For example, a member with id 100 wants to delete a post with id 1000.
There are two deletion schemes
1.SELECT user_id FROM post WHERE id = 1000
Then it is determined whether the user_id is 100. if yes, it is deleted
2.DELETE FROM post WHERE id=1000 AND user_id=100
Efficiency is definitely the second highest, but the first is more flexible.
If the user_id is not 100, then the member with id 100 is not a good member, and then make a log.
Which do you usually use?
The main demand is very clear:
The deletion request requires verification and authentication
Verification: The requestor is any legal user in the system
Authentication: Require the user_ID of the post to be equal to the user id of the requestor
Let’s assume that this step of verification is completed and only the issue of authentication will be discussed here.
In this sense, analyze the two schemes:
“SELECT)– Data-Check Data (Do Authentication)-Execute Request (DELETE)”, the process itself is correct. In fact, this plan is also more respected. Because it can:
If the request fails at a certain step midway, the reason for failure can be accurately identified.
Keep more flexibility. If the authentication logic is more complicated in the future, it can be added more conveniently.
Only need to pay attention to is to prevent this processAtomicityDestroyed, for example:
Program execution SELECT
Other requests performed UPDATE, and this record was changed, causing authentication to have failed (e.g. the corresponding entry was transferred to another user)
The program still authenticates with the record before modification, and the authentication that should have failed at this time can succeed.
Program Error Executes Delete Operation
You may need some means such as database transactions to ensure that the records involved will not be accidentally rewritten for other reasons before all steps of this request are completed.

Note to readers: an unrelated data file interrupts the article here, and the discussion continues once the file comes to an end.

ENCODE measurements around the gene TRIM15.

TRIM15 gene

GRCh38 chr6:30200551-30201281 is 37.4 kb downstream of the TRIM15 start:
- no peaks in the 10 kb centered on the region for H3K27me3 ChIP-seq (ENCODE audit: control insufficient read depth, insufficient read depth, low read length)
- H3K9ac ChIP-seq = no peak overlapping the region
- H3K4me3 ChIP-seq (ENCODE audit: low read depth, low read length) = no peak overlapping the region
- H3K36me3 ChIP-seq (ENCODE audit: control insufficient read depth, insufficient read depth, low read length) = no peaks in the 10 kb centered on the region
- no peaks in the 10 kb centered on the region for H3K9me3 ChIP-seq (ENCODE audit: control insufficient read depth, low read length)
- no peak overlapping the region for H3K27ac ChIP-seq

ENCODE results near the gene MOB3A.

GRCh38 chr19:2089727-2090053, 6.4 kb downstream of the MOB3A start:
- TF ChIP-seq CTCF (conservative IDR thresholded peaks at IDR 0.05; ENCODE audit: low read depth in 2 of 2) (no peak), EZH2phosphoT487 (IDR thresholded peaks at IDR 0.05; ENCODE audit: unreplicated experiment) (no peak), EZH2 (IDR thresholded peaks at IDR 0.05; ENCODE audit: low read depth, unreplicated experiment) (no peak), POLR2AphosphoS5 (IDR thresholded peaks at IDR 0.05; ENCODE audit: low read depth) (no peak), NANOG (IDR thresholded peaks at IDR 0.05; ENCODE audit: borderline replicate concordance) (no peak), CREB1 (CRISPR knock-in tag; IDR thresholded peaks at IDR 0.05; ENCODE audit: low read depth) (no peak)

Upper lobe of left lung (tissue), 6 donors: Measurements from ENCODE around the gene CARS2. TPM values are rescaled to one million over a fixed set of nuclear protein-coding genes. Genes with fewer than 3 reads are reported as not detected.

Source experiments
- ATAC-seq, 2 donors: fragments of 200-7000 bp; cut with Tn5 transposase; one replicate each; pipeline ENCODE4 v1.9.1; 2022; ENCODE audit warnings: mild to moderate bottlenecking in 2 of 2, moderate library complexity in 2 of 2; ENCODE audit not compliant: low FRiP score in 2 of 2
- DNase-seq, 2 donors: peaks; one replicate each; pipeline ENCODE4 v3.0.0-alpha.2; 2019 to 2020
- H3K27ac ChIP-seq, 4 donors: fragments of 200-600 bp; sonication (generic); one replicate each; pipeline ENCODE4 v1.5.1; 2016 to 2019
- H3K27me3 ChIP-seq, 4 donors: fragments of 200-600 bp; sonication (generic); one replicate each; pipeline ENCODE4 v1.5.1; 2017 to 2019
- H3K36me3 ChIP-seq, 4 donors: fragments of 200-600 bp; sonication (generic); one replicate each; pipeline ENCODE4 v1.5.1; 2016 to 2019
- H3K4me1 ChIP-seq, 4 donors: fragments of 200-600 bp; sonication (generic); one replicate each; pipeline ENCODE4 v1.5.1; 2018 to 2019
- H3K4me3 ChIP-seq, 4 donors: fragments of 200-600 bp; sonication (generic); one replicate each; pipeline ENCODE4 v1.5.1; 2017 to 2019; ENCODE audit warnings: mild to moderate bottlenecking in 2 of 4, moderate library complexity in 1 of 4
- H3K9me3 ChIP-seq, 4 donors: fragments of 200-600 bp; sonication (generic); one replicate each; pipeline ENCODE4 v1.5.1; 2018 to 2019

Scheme 2: Two steps of authentication and deletion are completed in one statement. There are no problems in security and atomicity. Success is success, failure is complete failure, and there will be no inconsistency in data.
However, this method has a fatal flaw in the principle of API design: if there is an error, then you can only know that 0 lines have been deleted, whileIt is not recognized whether the record does not exist or whether the user does not have permission to delete the record.. The background can only return “processing request error” in a general way, even if it returns HTTP 400 or HTTP 403, it cannot be determined.
The request itself is invalid and the user does not have permission, which are two completely different things. Generally, there are great differences in error prompt and subsequent logic.If the backstage did such a foolish design, it would make the front end unable to be a human being.
Please don’t make such a design.
Just a few words
In addition, to some respondents: all front-end measures to block users from making requests are futile! You can’t stop:
[Deleted Content 1]
The user has the right to open the page, and then the right is withdrawn for some reason, but the page is still displayed on the user’s browser.
It is absolutely impossible to assume that the user’s input is reliable., the background design of this principle must not cross the line step by step! There is no excuse!
Some basic concepts
To judge whether an action can be executed, one must pass the two passes of “authentication” and “authorization”. “Verification” checks whether the operator is the user he claims to be; “Authentication” indicates whether the user has the right to perform an action.
Both are indispensable. In practice, the “authentication” of some actions is very simple or even non-existent, but it must be deliberately designed by the programmer after thinking, so as to be acceptable, and it is absolutely not allowed to ignore the intention subjectively.
“Verification” and “authentication” must be prior and cannot be investigated later. (The cost of rolling back after data destruction is very high! )
Last but not least:This is a very good idea for the subject to log the requests that fail authentication.. In fact, users who repeatedly fail authentication are more likely to be “chickens” whose numbers have been stolen by hackers without knowing them, rather than attackers.
By recording the authentication failure, the user’s suspicious data can be accumulated. After the user’s suspiciousness is raised to a certain degree, the user is temporarily blocked, and the user is forced to identify the mobile phone/secret protection problem to unseal the account and reset the password. This is a very meaningful way to improve the security of the account system.
[Deleted Content 1] = “Attackers use automated browser tools (Selenium, etc.) to make requests-you cannot prevent this even if you are on CSRF.”
CSRF’s failure to prevent illegal requests is untenable, thanks to @shenyangyeshuai.